According to the National Center for Complementary and Integrative Health, studies and clinical trials suggest that meditation can help reduce anxiety and improve sleep. Meditation may even physically change the brain and body. This may help improve many physical and mental health issues.

Meditation relaxes the body and may help in the treatment of phobias and panic disorders. One easy way to practice meditation is:

  1. Sit still in a quiet place.
  2. Focus on nothing but the task of breathing deeply.
  3. When a thought tries to enter your mind, acknowledge it, and then let it go.

Breathing techniques

Breathing techniques can help you learn to control your breathing, and may help prevent you from hyperventilating during an anxiety-producing event. This can help keep you calm.

Here is a deep breathing exercise you can try:

  1. Sit down with your back straight.
  2. Breathe deeply, inhaling through your nose from your abdomen.
  3. Try to get as much air into your lungs as possible. This will bring more oxygen into your body, which will help you feel less tense and anxious.
  4. Once your lungs are full, slowly exhale through your mouth.
  5. Repeat as needed.

The Centers for Disease Control and Prevention (CDC) recommends deep breathing as one of the healthy ways of dealing with stress during the COVID-19 pandemic.


Yoga combines breathing techniques, meditation, and stretching through both moving and stationary postures.

According to the Anxiety and Depression Association of America, yoga is one of the top 10 alternative practices used to treat a variety of disorders, including anxiety and depression.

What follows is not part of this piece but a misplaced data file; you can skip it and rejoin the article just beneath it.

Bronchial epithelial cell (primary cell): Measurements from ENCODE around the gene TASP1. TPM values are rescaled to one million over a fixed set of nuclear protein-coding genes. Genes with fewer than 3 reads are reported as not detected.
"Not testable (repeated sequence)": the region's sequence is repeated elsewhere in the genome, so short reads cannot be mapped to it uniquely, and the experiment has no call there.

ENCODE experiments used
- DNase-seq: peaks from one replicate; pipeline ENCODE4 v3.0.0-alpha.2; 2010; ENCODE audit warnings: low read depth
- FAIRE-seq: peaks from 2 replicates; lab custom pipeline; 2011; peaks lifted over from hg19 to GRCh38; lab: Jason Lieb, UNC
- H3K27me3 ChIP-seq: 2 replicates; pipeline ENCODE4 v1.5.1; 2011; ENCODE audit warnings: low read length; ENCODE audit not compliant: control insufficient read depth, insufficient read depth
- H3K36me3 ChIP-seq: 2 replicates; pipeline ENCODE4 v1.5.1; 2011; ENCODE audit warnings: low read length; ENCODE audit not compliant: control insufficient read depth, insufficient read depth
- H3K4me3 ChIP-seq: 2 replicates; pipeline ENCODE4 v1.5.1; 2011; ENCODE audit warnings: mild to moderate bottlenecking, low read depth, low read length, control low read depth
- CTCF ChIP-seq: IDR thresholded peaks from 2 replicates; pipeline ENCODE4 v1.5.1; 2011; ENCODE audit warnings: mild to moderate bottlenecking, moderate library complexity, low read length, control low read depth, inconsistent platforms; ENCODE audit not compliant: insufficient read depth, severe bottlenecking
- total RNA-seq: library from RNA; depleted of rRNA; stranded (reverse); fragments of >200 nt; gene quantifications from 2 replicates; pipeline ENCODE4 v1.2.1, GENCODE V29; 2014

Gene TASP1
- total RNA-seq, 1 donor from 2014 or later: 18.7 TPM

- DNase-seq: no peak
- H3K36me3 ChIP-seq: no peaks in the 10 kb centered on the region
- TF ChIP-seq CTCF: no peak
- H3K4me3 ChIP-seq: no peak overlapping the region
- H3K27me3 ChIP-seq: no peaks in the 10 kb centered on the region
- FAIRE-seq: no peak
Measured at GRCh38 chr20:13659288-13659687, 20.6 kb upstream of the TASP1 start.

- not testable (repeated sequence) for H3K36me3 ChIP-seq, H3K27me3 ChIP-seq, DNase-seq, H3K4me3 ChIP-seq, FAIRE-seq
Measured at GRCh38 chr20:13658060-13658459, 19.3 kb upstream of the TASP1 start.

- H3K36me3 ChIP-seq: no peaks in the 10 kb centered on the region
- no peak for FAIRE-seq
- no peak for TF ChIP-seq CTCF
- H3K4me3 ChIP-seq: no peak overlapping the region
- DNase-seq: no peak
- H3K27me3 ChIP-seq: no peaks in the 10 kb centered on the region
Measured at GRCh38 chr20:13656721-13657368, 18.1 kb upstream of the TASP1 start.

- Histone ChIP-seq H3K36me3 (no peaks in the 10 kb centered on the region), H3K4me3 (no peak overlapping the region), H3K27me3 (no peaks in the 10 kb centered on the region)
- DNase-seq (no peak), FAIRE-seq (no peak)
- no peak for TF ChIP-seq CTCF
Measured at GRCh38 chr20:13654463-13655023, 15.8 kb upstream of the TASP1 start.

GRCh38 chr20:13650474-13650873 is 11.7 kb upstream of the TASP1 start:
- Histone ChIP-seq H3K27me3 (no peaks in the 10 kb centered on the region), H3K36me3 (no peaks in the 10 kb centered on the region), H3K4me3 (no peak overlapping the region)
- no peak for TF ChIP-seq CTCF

A 2018 study showed that 12 sessions of Hatha yoga exercise significantly reduced anxiety among study participants. Yoga also helped improve other health conditions, including stress and depression. Researchers recommended further investigation into yoga’s long-term effects.

Less conclusive results were reported in a research review also conducted in 2018. The review of eight trials found improvement among people with high levels of anxiety, but no effect in people with diagnosed anxiety disorders. The review concluded that more research is needed to explore just how yoga helps reduce anxiety.

When practiced regularly, it becomes easier to achieve the relaxed feeling you get from yoga into your daily life. You can try following along to yoga videos at home, or signing up for a yoga class.


Studies continue to examine the effects of herbal remedies to treat mild to moderate anxiety. While some research exists that there are some positive associations between the symptoms of anxiety and the use of certain herbs, there’s no strong evidence that herbal remedies are helpful for anxiety.

If you have an anxiety disorder, it is very important to use supplements only as additions to your primary treatment, not substitutions.

Supplements are regulated by the FDA as food, not as drugs, which have stricter requirements. Any supplement that promises to improve or cure an anxiety disorder is going against FDA regulations.